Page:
A file pager is a component in database systems that is responsible for reading and writing pages (typically 8KB blocks) from the file system. The pager is responsible for the I/O operations and is crucial for the overall performance of the system. Ideally, it should manage details such as caching pages in memory, reduce I/O costs and continuously optimize the overall behavior of the storage.
That can be a pretty big chunk of a storage system, and it can have a significant impact on the way the storage system behaves. Here is the most basic version that I can think of:
The idea is that whenever you need a particular page, you’ll call it using tryGet() which will return the document if it is already in memory, but it will not block. You can call getBlocking() to force the current thread to wait for the page to be in memory. That allows the calling code to perform some really nice optimizations.
Once we got the page, the Pager is charged with keeping it in memory until we will release it. Note that I’m talking about a Page, but that might actually contain multiple sequential pages. The release() call tells the Pager that the memory is no longer in active use, the Pager may decide to do something about that.
Finally, we have the write() method, which will write the data from the in-memory page to storage, and the sync() method, which will ensure that all previous writes are durable to disk.
There aren’t that many moving pieces, right? Not in particular that we don’t have the notion of transactions here, this is lower level than that. This API has the following properties:
- The same page will always be represented in memory by the same location. However, if we release and get the page again, it may move.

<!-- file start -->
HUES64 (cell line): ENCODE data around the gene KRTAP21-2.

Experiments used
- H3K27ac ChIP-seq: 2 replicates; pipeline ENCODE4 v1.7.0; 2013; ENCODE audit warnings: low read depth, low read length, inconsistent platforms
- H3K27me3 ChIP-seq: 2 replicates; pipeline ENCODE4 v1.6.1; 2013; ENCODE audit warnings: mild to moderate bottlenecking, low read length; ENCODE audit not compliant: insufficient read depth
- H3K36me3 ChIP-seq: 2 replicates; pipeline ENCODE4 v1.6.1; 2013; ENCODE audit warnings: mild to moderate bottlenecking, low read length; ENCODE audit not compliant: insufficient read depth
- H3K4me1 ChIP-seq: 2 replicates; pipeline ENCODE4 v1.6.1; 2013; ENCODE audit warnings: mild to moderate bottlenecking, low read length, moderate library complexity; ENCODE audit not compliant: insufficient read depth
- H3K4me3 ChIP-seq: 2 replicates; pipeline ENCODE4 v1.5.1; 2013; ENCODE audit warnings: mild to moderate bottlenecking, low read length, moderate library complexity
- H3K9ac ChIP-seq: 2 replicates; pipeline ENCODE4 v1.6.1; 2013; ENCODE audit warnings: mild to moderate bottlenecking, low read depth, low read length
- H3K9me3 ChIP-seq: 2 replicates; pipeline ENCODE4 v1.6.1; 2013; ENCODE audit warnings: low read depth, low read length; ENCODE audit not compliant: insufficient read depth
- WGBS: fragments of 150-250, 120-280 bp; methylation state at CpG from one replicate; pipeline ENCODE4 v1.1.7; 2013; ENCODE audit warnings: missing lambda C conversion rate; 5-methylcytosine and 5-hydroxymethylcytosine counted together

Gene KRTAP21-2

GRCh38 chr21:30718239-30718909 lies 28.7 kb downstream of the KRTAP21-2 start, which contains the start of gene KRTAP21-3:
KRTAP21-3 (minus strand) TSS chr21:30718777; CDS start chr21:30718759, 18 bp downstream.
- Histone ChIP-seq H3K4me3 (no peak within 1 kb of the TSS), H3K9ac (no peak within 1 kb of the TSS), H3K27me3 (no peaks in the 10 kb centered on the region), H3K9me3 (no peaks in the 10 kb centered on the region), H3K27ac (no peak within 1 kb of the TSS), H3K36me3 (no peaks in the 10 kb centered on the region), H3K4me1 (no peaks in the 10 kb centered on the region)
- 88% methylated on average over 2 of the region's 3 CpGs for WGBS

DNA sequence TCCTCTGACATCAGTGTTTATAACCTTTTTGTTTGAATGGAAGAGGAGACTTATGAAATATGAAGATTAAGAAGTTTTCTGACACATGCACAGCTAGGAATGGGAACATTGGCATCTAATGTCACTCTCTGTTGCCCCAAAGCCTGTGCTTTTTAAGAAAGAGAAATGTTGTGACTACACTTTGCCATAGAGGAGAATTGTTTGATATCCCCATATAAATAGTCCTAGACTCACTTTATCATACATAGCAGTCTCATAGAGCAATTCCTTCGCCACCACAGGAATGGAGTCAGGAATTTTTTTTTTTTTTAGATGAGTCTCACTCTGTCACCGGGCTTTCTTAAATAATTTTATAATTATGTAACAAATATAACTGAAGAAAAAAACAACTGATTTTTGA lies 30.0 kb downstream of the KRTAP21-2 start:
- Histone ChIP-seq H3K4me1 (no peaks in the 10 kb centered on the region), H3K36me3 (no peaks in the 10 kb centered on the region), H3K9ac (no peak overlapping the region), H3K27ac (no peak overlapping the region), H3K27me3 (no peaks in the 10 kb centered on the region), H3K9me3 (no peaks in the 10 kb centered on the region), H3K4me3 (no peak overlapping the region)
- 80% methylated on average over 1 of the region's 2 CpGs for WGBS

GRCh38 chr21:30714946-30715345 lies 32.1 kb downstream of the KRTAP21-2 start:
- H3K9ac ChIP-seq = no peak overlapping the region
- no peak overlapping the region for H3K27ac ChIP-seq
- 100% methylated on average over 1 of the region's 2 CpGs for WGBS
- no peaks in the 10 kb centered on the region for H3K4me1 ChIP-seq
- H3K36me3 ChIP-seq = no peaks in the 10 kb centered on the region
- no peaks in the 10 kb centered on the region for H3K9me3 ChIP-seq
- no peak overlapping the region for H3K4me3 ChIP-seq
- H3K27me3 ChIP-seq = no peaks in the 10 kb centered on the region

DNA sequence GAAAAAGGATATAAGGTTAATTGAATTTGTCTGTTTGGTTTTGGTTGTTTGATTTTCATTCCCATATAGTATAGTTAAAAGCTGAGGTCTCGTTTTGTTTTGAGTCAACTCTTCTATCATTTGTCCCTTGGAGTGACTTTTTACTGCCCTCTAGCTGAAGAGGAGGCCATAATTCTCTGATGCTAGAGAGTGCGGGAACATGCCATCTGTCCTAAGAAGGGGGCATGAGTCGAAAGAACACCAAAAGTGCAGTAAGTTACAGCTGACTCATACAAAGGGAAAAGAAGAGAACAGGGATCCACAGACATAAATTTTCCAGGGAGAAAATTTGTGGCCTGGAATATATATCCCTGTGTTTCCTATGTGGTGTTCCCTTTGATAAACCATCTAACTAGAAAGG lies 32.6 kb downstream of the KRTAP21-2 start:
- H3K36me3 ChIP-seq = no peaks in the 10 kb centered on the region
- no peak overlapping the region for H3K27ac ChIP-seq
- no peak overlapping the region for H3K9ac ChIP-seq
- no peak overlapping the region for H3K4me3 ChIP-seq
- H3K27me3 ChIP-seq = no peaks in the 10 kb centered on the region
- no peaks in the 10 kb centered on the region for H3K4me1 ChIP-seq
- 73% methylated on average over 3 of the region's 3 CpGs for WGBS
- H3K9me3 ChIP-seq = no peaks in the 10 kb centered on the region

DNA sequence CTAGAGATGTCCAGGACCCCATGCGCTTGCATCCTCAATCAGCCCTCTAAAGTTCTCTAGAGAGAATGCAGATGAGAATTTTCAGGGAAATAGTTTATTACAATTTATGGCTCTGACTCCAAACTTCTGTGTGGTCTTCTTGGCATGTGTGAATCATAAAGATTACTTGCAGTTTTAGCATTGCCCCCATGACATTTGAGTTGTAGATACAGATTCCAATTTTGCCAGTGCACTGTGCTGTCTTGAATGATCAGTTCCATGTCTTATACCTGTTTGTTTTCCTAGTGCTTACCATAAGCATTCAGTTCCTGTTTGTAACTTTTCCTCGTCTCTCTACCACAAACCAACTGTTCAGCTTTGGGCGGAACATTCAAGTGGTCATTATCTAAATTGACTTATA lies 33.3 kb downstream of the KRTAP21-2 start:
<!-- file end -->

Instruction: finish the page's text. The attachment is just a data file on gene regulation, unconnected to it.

- The methods tryGet(), getBlocking() and release() have no locking or threading limits. You may call them in any context and the Pager will deal with any concurrency internally.
- The write() and sync() calls, on the other hand, require synchronization by the client. There can be no concurrency between the two.
With that in place, we can build quite a sophisticated storage system. But we’ll focus on how the pager works for now.
There are a bunch of ways to implement this, so I’ll have at least a couple of posts on the topic. How would you approach implementing this?
More posts in "Implementing a file pager in Zig" series:
- (24 Jan 2022) Pages, buffers and metadata, oh my!
- (21 Jan 2022) Write behind implementation
- (19 Jan 2022) Write behind policies
- (18 Jan 2022) Write durability and concurrency
- (17 Jan 2022) Writing data
- (12 Jan 2022) Reclaiming memory
- (11 Jan 2022) Reading from the disk
- (10 Jan 2022) Managing the list of files
- (05 Jan 2022) Reading & Writing from the disk
- (04 Jan 2022) Rethinking my approach
- (28 Dec 2021) Managing chunk metadata
- (27 Dec 2021) Overall design
- (24 Dec 2021) Using mmap
- (23 Dec 2021) What do we need?